Since 2003, nearly 450 fellows have helped develop and support numerous bills and gained invaluable experience navigating complex legislative processes. With 35 of our fellows’ policy projects signed into law, and various resolutions and administrative wins at both the state and county levels realized because of our fellows’ hard work, we’ve seen how a single leader’s actions can have an enormous impact on communities.
Senate Bill 1393 was signed into law on September 30, 2018
Restores judicial discretion to strike sentence enhancements for prior felony convictions.
Assembly Bill 2785 was signed into law on September 30, 2018
Requires California Community Colleges and California State Universities to provide lactation accommodations to student parents.
Assembly Bill 2413 was signed into law on October 24, 2018
Strengthens housing protections for survivors of violence and individuals in emergency situations who are threatened with eviction as a result of their calls to emergency services.
Senate Bill 310 was signed into law on October 15, 2017
Makes it easier for incarcerated trans people to petition for a legal name and/or gender marker change. The first piece of legislation written by currently and formerly incarcerated transgender people.
Assembly Bill 273 was signed into law on on October 12. 2017
Increases access to opportunities for families across the state by allowing parents to qualify for subsidized child care during the time they take English as a Second Language and High School Equivalency courses.
Assembly Bill 523 was signed into law on October 7, 2017
Allocates 35 percent of California’s renewable energy fund to projects located in and benefiting disadvantaged and low-income communities.
Senate Bill 1000 was signed into law on September 24, 2016
Started as a WPI-Local project, this bill requires cities and counties to address environmental justice in their general plans.
Senate Bill 1015 was signed into law on September 12, 2016
Removes the sunset provision on the successful AB 241 from 2013 (below), making permanent the overtime labor protections for domestic workers.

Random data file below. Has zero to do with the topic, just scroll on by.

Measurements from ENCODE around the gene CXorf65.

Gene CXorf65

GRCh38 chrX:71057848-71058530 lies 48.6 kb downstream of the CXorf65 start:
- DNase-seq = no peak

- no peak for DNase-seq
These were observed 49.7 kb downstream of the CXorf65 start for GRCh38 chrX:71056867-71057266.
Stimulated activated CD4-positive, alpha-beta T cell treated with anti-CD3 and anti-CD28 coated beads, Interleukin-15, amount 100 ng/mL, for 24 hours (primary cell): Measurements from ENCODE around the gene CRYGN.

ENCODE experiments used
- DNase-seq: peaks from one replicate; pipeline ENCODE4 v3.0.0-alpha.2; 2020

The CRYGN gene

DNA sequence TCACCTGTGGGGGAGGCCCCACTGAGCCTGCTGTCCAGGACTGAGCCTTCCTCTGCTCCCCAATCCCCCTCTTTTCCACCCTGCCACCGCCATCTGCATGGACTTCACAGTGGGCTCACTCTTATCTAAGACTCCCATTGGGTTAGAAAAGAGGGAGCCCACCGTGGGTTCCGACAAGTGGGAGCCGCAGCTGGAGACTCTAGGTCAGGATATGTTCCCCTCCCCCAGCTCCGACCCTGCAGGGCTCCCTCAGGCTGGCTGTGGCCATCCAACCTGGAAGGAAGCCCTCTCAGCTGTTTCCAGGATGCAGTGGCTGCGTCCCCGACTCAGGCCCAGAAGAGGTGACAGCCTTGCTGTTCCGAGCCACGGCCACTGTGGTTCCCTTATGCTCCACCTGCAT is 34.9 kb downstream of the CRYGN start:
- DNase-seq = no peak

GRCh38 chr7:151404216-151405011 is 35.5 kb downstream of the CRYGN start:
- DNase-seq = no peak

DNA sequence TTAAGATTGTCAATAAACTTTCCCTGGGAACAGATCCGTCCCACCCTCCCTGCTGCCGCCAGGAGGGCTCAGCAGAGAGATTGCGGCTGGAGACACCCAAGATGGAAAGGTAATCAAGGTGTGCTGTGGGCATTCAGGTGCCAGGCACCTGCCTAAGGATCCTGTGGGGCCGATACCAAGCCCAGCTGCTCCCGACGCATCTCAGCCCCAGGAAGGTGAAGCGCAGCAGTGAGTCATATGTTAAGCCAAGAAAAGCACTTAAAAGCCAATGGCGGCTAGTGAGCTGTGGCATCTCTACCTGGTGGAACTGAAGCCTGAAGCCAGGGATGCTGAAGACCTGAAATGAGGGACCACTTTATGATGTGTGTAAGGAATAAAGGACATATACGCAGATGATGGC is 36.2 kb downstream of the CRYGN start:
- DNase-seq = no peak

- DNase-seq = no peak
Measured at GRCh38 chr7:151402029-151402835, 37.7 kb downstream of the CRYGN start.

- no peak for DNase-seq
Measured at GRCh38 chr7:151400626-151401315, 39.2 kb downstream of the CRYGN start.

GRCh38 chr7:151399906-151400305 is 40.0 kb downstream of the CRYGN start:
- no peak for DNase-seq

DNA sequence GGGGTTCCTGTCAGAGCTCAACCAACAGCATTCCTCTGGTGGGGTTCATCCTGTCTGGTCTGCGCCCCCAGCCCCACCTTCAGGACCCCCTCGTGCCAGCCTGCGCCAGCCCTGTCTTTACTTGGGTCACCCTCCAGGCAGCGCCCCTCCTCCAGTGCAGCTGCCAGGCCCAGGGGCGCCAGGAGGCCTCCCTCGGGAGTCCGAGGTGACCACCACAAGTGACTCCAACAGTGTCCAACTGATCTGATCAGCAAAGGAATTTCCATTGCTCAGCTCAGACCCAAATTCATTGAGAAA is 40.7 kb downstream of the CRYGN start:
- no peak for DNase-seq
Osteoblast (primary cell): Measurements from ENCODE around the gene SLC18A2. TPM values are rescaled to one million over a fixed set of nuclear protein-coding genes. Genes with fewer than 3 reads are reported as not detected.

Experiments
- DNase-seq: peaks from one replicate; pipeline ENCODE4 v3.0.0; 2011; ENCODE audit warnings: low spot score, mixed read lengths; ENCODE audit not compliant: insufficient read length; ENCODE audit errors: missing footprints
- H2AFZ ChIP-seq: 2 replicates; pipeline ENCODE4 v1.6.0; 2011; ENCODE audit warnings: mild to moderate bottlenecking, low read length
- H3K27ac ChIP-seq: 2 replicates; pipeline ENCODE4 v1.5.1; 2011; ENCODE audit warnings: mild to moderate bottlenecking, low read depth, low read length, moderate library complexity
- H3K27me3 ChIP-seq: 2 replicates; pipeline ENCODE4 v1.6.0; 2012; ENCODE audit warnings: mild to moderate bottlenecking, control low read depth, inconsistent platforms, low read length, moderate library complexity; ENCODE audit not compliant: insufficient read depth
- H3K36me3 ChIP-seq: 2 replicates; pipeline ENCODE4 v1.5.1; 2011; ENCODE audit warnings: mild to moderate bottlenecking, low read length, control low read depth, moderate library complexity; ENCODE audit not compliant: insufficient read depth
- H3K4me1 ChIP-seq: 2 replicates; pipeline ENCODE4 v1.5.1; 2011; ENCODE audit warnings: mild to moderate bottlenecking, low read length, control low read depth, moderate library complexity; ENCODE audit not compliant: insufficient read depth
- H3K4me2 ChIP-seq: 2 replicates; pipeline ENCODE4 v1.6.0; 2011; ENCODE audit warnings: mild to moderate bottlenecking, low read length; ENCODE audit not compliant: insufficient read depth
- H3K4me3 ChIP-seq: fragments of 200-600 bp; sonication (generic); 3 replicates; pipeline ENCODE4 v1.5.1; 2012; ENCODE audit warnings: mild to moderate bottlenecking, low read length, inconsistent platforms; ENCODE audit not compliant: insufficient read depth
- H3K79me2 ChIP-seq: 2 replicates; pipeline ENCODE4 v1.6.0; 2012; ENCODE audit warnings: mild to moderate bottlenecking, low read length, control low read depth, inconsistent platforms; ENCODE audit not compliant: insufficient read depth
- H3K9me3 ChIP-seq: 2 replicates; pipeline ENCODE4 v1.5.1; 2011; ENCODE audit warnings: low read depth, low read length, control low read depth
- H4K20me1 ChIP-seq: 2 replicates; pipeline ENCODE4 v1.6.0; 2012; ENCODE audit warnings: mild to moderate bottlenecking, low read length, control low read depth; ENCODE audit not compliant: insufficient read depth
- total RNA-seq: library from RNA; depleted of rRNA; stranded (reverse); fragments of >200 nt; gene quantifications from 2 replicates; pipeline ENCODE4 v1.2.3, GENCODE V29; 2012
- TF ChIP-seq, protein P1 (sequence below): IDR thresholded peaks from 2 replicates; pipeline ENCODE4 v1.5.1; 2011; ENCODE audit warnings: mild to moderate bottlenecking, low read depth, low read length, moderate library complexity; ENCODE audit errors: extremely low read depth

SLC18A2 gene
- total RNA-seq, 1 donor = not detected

Assembly Bill 2057 was signed into law on September 30, 2016
Provides expedited CalFresh for survivors of domestic violence.
Assembly Bill 1603 was signed into law on June 17, 2016
Repeals the Maximum Family Grant rule that prohibited additional aid to children born into a family receiving aid under the CalWORKs program.
Senate Bill 219 was signed into law on October 11, 2015
Expands access to the Alternative Custody Program (ACP), which currently allows eligible incarcerated people to finish their sentences outside of prisons in order to care for their families. (This bill started with the Class of 2014 WPI fellows and continued by the alumnae.)
Assembly Bill 420 was signed into law on September 27, 2014
Limits the number of California students who are suspended and expelled, particularly for relatively minor behavioral problems that do not threaten school safety. Until this bill passed, the “willful defiance” offense was used disproportionately to discipline and expel minority students.
Assembly Bill 1579 was signed into law on September 26, 2014
Known as the Healthy Baby Act of 2014, this bill gives pregnant women access to lifesaving CalWORKs cash and healthcare benefits in their second (as opposed to third) trimesters of pregnancy. It will particularly affect women facing domestic violence because abuse often starts or escalates during pregnancy.
Assembly Bill 2102 was signed into law on September 18, 2014
Facilitates the collection of demographic data within allied health professions. This data will help create a workforce that's better equipped to meet our communities’ diverse health needs. This law will go a long way towards helping us develop a dynamic workforce capable of helping everyone, in particular the state’s growing Latino population.
Assembly Bill 1468, a budget bill, was signed into law on June 20, 2014
This budget bill included an authorization for a sheriff or a county director of corrections to implement a voluntary alternative custody program for male and female inmates who have been committed to a county jail for a felony or misdemeanor and to additionally include confinement to a mental health clinic or hospital that offers appropriate mental health services.
Assembly Bill 422 was signed into law on October 1, 2013